Needless to say, we at Life Extension were quite disturbed that a claim has been made that one of our products may not have met our own exacting quality-control standards. This was particularly irksome because the resveratrol we use in our products is sourced from an expensive European whole red grape extract and costs many times more than Chinese materials used in most commercial supplements. So we set out to find out the facts about resveratrol analytical methods and how much resveratrol was really in the previous batches of our resveratrol products.
The initial analytical testing data of the specific 20 mg product in question showed that it fully met label claim. When the same batch of resveratrol was sent to other labs, however, the testing results showed varying levels of resveratrol that were below the stated label claim of 20 mg.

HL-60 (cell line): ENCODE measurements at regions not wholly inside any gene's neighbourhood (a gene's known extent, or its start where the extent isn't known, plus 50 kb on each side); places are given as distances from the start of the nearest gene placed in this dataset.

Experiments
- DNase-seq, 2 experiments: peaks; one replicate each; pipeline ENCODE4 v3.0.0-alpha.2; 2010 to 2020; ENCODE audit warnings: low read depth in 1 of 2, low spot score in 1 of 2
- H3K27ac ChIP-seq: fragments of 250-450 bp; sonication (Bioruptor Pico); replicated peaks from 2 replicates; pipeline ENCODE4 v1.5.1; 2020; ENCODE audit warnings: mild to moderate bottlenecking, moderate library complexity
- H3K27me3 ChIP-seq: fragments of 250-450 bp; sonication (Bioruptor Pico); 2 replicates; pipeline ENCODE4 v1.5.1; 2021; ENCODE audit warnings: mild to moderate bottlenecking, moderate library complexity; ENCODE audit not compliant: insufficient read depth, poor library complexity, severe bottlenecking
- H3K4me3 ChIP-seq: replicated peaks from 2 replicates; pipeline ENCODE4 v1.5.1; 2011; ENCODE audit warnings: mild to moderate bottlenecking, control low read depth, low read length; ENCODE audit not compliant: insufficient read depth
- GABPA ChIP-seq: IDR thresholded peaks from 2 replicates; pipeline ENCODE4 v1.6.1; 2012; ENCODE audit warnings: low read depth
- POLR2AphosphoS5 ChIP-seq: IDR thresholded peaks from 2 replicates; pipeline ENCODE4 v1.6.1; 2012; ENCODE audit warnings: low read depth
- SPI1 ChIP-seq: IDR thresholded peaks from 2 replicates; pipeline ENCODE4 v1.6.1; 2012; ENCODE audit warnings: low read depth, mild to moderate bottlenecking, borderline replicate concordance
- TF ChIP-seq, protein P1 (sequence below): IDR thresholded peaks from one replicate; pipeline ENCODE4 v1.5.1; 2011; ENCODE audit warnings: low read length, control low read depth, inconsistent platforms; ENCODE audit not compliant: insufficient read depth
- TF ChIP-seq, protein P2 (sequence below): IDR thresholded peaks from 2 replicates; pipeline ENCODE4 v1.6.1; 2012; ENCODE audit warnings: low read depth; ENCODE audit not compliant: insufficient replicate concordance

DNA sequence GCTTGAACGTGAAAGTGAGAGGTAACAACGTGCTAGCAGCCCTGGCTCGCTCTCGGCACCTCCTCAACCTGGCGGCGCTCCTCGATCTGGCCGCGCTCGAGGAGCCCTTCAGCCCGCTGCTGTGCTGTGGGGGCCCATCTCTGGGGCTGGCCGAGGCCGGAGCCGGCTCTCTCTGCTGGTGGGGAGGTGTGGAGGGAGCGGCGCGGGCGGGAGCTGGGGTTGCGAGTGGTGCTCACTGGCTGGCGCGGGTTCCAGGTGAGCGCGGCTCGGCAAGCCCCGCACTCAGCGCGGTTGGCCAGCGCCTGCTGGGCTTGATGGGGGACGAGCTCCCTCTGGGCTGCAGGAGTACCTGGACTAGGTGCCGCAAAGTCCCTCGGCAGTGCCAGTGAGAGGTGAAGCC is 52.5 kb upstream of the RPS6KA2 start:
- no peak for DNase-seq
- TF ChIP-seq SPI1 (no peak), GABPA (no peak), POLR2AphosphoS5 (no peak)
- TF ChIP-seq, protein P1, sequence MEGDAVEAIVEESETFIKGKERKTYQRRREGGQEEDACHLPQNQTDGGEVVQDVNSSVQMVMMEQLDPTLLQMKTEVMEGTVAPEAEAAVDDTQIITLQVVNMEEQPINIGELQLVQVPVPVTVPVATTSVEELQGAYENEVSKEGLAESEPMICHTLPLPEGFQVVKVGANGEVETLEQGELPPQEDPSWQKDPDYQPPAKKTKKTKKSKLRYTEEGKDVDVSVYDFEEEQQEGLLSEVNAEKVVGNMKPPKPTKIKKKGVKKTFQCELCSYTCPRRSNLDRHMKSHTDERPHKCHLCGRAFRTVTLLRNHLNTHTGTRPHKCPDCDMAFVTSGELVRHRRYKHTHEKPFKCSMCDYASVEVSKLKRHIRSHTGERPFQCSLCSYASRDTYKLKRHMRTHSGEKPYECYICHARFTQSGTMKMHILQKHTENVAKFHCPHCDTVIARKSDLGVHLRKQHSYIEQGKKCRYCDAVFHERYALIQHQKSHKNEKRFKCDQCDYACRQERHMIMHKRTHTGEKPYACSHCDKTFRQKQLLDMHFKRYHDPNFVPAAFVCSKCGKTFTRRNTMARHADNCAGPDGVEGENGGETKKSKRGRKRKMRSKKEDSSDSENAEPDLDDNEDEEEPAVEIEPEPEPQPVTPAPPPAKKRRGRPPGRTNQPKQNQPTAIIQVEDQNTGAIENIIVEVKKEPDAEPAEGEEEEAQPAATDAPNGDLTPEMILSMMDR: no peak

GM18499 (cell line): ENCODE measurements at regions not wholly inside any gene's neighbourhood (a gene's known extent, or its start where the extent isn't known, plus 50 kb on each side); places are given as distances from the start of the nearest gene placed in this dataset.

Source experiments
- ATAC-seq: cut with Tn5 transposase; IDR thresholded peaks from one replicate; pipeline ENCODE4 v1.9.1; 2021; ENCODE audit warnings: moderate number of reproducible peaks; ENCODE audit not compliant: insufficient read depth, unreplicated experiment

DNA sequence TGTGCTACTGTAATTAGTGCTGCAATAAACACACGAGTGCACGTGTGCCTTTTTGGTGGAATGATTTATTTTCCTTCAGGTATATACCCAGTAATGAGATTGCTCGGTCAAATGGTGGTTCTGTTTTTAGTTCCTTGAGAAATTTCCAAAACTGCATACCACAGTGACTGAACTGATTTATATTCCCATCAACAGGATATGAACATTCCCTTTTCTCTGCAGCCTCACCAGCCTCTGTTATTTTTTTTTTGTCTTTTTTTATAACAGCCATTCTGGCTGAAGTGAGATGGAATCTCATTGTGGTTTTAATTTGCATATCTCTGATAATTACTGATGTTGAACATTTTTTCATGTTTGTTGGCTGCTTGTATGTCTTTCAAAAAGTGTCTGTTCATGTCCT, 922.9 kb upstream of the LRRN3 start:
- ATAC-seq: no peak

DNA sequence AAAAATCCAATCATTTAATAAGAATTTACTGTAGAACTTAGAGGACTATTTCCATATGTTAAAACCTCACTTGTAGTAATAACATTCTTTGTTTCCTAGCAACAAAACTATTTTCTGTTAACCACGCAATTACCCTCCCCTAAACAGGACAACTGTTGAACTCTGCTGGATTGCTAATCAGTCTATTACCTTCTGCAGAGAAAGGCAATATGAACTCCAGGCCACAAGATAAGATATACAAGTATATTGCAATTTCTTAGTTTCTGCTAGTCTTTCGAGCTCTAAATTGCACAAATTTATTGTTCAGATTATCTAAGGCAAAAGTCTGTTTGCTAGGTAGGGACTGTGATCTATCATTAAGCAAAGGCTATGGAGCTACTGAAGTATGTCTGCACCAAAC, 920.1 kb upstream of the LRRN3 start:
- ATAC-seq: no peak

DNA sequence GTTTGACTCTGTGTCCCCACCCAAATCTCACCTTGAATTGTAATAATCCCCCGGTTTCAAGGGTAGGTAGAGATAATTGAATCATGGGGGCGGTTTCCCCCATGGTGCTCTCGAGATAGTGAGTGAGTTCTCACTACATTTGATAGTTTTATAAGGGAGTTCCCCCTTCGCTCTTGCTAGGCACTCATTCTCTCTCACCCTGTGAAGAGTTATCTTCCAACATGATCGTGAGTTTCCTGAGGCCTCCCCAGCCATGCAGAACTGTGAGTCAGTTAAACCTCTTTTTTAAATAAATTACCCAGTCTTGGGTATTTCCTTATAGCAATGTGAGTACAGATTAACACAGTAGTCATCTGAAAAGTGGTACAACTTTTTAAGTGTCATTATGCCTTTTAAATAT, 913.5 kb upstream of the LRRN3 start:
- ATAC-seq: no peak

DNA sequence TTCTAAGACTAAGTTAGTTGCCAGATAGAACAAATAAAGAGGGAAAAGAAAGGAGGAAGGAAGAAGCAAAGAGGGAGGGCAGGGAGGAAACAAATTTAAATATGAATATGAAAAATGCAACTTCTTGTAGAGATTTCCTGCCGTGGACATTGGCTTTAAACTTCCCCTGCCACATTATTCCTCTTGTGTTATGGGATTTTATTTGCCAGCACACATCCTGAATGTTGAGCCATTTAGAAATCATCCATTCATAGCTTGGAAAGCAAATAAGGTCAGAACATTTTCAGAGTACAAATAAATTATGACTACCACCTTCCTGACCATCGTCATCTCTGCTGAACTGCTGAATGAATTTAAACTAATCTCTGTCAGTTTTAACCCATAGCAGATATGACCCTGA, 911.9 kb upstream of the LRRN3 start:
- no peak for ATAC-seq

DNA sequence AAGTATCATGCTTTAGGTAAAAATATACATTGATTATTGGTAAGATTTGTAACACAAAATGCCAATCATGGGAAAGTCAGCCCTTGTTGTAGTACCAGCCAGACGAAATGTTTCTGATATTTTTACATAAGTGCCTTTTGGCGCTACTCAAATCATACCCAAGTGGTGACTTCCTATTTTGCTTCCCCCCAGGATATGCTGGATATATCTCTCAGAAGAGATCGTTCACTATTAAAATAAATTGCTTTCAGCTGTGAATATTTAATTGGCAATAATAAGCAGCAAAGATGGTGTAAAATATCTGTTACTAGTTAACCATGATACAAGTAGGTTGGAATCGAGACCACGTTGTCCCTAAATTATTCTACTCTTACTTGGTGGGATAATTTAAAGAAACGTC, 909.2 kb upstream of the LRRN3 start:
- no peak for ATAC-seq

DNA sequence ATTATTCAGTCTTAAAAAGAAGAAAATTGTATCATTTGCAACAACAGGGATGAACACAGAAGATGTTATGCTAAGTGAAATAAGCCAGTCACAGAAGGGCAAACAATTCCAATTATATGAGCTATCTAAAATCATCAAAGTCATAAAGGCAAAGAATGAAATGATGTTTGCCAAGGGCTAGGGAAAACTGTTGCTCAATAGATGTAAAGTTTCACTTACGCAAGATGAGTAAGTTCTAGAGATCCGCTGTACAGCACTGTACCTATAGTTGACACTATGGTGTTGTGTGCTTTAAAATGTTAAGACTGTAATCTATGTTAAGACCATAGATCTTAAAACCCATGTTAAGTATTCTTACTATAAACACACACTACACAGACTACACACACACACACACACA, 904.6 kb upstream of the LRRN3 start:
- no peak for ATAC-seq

Understanding that each individual analytical lab often employs their own proprietary analytical methods for assaying complex botanical products, we then identified what we believed was the best laboratory that could perform repeat assays on all of the retained samples of every batch of a resveratrol-containing product we made dating back two years. This lab confirmed that just about every resveratrol product we made met full label claim, but that there were a few batches manufactured in the past that did not. Even though some experts claim that resveratrol is easily degradable, which means that older retained batches may have lost some of their original potencies, we decided to replace every single bottle that did not clearly meet full label claim using our new assay methodology. Each customer who was ever shipped a product from the batch in question was automatically sent a replacement. Since many of these products may have met full label claim when they were ingested, many customers may have been shipped free resveratrol.